by christian.anderson

By Suzanne Calvin

We hope that by the time you read this, you’ve already received your brochure covering the fun-filled, free (or inexpensive) events that make up TDO’s exciting summer@theopera.  And there are lots of things geared towards couples and families just like yours, including campTDO and performances of Bizet’s charming Doctor Miracle for just $5 per person at Dallas Children’s Theater.

But summers are mighty long here in Texas, so, we want to lend a hand in your quest to keep the teens and tweens in your household from tweeting their thumbs off between now and Labor Day.  Here’s a little list of summer opera, operetta and musical adventures that offer quality family time out of the heat, available online and elsewhere:

LA FILLE DU RÉGIMENT (2008) There are several terrific versions of Donizetti’s comedy out there, but this Royal Opera production starring Natalie Dessay and Juan Diego Flórez is not only beautifully sung, it’s irresistibly silly.  Young ones will enjoy the slapstick and the rambunctious characters, older kids will be in on all the sly jokes.  Sung in French with subtitles.

INTO THE WOODS (1991) Stephen Sondheim at his best in this intriguing look at familiar fairy tale characters living “happily ever after”?  Brilliant performances—especially from Bernadette Peters (the witch) and Joanna Gleason (the Baker’s wife)—wonderful songs and thoughtful life lessons make it easy to see why this remains a Tony Award winning favorite after more than two decades.

CAROUSEL (2006) The 50th Anniversary Blu-ray of this Rogers and Hammerstein classic is gorgeous and beautifully sung by a cast headed by Gordon MacRae and Shirley Jones.  So, you can use “The Patridge Family” to lure the nay-sayers into the media room.  One unforgettable song after another in this poignant tale of love found, lost, and eternal.

THE PIRATES OF PENZANCE (1983) Joseph Papp’s broad take on an A1 Gilbert and Sullivan operetta went from Broadway to the movie screen with stellar performances by Kevin Kline as the Pirate King, Linda Ronstadt at Mabel, Rex Smith as Frederic, and Angela Lansbury as Ruth.  Superior supporting cast as well.  This one is a big hit with younger kids as well, who love the visual comedy, the patter songs, and rousing pirate choruses! Arghh!

CENDRILLON (2012) Mezzo-soprano Joyce DiDonato makes an enchanting Cinderella in this Covent Garden production.  As she will be singing the lead in the 2015 Dallas Opera world premiere of Great Scott, it’s all the more reason to sit back and enjoy her splendid performance in Massenet’s version of the familiar romantic tale.  Also starring Polish contralto Ewa Podles—already well known to Dallas Opera audiences—as the wicked stepmother.   Sung in French with subtitles.

LABYRINTH (2009) The late Jim Henson’s 1986 Muppet-infested fairy tale belatedly released to DVD works chiefly because he’s given us compelling live actors to latch onto: a very young Jennifer Connelly as our heroine and music legend David Bowie (I side-stepped a music classification because Bowie has never fit neatly into anybody’s niche) as the mysterious Goblin King who has done just what the frustrated teen asked—kidnapped her annoying baby brother!  Songs by Bowie throughout, Labyrinth sports a dark yet fun Henson view of the world and a host of memorable characters (I love the swashbuckling dog in the eye patch, myself).  Best of all, good lessons about putting up with the ones we love.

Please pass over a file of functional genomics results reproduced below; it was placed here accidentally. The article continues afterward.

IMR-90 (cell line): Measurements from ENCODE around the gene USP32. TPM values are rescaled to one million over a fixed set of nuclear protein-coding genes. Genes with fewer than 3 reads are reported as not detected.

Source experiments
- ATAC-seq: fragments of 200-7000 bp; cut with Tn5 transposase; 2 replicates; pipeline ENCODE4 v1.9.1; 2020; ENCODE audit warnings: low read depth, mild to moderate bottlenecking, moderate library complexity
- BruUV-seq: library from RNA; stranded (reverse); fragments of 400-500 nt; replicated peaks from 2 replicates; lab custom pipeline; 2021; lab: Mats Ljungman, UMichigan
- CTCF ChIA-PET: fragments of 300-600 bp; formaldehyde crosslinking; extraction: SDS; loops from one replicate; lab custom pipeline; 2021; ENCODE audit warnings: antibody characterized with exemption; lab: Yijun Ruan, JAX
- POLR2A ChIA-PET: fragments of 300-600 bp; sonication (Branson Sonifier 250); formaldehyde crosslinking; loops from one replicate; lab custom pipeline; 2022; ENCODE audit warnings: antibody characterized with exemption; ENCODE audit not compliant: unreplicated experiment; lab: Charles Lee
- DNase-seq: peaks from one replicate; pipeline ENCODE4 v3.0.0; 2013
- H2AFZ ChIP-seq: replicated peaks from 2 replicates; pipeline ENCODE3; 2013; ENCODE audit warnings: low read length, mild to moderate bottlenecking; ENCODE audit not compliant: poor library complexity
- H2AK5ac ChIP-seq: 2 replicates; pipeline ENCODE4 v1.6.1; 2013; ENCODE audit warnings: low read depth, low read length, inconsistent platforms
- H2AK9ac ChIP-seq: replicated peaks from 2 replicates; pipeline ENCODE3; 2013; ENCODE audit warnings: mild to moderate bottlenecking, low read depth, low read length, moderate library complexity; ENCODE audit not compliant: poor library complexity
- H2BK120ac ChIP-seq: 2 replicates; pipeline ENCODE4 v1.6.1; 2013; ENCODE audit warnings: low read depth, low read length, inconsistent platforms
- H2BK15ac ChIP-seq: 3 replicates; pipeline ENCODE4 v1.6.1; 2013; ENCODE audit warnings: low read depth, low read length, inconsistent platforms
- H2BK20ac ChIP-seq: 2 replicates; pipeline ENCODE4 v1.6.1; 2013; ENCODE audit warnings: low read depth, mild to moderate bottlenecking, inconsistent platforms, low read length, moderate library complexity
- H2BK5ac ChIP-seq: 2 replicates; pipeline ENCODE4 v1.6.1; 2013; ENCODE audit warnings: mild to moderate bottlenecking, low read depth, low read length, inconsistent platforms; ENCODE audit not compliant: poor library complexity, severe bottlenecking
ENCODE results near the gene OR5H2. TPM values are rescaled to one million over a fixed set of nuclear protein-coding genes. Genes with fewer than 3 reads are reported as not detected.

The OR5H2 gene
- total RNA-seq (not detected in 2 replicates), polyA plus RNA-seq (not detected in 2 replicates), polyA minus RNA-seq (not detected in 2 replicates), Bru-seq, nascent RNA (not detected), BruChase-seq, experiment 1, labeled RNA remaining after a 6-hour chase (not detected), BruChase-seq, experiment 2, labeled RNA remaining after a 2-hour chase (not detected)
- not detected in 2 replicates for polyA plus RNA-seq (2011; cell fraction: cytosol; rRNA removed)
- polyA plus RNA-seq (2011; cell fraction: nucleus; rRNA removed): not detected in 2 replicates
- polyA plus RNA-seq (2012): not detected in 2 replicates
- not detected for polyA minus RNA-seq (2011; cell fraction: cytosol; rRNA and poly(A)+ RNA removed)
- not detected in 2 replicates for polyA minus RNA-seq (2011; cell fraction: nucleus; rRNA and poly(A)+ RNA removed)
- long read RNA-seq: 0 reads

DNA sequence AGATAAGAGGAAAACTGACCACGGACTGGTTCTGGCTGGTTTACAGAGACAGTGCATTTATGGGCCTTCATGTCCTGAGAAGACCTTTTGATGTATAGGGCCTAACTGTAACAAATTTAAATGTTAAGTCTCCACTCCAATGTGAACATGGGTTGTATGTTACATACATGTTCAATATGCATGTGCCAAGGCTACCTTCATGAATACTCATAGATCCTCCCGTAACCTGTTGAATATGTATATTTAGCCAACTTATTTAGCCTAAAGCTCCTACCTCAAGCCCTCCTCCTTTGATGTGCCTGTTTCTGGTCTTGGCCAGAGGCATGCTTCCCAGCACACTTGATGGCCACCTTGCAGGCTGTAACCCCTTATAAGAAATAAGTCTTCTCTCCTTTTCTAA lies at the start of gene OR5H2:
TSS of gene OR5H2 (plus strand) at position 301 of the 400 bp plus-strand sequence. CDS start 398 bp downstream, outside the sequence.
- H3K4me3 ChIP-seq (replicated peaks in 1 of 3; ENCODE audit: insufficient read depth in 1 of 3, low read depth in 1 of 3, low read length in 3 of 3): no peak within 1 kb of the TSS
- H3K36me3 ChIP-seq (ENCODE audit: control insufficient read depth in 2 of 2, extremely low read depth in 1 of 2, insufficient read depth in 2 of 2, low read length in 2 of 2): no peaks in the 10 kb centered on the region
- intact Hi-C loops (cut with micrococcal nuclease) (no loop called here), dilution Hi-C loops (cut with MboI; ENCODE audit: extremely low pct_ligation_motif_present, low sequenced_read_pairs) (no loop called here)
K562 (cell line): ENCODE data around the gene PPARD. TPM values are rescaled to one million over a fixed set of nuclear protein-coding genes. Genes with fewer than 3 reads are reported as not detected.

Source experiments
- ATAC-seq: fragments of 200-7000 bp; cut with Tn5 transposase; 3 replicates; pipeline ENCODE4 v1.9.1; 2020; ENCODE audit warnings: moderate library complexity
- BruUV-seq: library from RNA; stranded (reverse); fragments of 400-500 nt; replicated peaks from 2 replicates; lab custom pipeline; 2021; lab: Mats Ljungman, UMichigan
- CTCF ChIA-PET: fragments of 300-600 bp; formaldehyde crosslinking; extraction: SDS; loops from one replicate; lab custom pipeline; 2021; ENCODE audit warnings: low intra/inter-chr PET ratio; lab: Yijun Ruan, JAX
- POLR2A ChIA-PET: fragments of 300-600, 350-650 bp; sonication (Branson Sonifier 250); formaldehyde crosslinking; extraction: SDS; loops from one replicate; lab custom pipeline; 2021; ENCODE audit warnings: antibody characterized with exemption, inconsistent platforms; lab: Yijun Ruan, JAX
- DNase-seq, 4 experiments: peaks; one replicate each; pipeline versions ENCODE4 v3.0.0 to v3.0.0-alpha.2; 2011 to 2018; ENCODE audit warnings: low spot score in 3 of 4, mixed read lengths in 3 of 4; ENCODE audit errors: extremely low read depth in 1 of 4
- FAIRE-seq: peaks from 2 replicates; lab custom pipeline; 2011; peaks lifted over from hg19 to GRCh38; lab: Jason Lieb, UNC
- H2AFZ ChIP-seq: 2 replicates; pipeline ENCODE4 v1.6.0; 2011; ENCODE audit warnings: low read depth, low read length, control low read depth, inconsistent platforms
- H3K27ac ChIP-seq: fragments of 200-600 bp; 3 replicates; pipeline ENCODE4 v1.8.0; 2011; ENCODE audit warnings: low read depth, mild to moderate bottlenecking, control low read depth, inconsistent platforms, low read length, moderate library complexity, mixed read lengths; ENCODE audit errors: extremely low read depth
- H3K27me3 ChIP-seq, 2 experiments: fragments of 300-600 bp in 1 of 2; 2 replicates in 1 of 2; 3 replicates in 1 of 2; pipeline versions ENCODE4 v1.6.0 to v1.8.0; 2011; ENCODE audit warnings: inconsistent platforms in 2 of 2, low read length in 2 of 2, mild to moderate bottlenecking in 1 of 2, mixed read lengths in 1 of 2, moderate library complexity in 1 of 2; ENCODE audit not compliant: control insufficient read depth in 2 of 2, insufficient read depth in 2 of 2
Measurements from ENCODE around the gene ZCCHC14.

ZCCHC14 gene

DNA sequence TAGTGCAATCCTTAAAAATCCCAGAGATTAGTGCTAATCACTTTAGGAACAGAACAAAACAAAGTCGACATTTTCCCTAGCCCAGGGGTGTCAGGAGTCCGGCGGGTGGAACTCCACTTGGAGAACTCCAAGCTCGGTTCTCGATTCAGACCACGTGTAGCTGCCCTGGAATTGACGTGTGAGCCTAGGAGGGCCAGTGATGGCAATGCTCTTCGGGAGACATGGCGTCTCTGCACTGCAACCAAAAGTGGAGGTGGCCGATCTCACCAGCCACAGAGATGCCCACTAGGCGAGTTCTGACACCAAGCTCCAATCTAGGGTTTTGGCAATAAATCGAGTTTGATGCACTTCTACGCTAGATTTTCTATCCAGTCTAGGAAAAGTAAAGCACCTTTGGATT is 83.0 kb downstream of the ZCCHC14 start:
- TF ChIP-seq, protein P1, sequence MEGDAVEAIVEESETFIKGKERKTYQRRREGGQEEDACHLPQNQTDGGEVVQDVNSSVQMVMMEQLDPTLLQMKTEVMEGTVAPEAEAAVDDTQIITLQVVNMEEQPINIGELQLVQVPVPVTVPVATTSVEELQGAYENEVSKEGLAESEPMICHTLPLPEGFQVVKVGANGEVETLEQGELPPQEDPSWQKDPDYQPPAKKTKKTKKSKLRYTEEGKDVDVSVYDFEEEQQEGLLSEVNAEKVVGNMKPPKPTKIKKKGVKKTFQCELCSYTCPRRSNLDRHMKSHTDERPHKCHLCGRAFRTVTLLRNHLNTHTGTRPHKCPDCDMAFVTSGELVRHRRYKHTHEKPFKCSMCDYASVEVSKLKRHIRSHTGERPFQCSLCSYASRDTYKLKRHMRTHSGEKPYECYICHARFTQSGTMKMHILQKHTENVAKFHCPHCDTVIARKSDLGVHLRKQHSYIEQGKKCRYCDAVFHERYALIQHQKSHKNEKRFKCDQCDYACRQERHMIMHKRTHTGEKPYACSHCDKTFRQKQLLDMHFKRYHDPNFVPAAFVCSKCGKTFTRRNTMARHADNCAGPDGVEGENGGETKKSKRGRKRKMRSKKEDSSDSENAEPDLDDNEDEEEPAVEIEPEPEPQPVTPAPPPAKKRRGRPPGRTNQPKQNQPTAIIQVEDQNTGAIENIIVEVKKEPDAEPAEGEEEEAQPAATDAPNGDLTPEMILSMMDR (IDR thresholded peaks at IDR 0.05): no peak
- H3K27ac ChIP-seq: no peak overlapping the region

IL BARBIERE DI SIVIGLIA (2010) How could we talk about family friendly operas and musicals without mentioning Rossini?  The problem is: which Rossini masterpiece and which production?  Although there are no easy answers, one of the best is this version of his “Barber of Seville” starring Kathleen Battle in her prime, Rockwell Blake, Enzo Dara, and Leo Nucci in the title role live at New York’s Metropolitan Opera.  Enough said.

THE MUSIC MAN (2010 Blu-ray) I’m always surprised to discover how few young people have ever seen The Music Man.  Although by anyone’s standards, it’s a highly nostalgic and sentimental portrait of small town Midwestern life a hundred years ago, Meredith Willson’s music is so infectious and the lyrics so clever at defining time, place and character, that it still brings a smile to world-weary adults.  Fabulous performances by Robert Preston as the quintessential conman and Shirley Jones as Marian the Librarian (ah, if only Barbara Cook…) after which we quickly descend into a host of eye-rolling 60s character actors.  A hefty slice of Americana and a good pick for Fourth of July viewing.

THE MAGIC FLUTE (1975) Saving what some consider the best for last, there’s the Criterion Collection disc of Mozart’s The Magic Flute filmed by Ingmar Bergman at Stockholm’s Drottningham Theatre.  However, that hardly tells the tale.  The iconic Swedish director intermittently takes us backstage for a hilariously human look at what goes on behind the scenery, as well as out into the audience to see the impact of the masterpiece through the eyes of those caught up in the action.  Sung in Swedish (now, that’s different!) with English language subtitles.

And, for those times when you’d rather listen than watch (or better yet, sing along!) there’s a still readily available 2003 CD entitled “The World’s Very Best Opera for Kids…in English!” with music by Mozart, Rossini, Puccini, Wagner, Offenbach and more performed in English and perfect for backseat songfests.  Why, you could even play it enroute to camp TDO or one of our summer@theopera performances of Doctor Miracle!  Aren’t you glad I thought of that?

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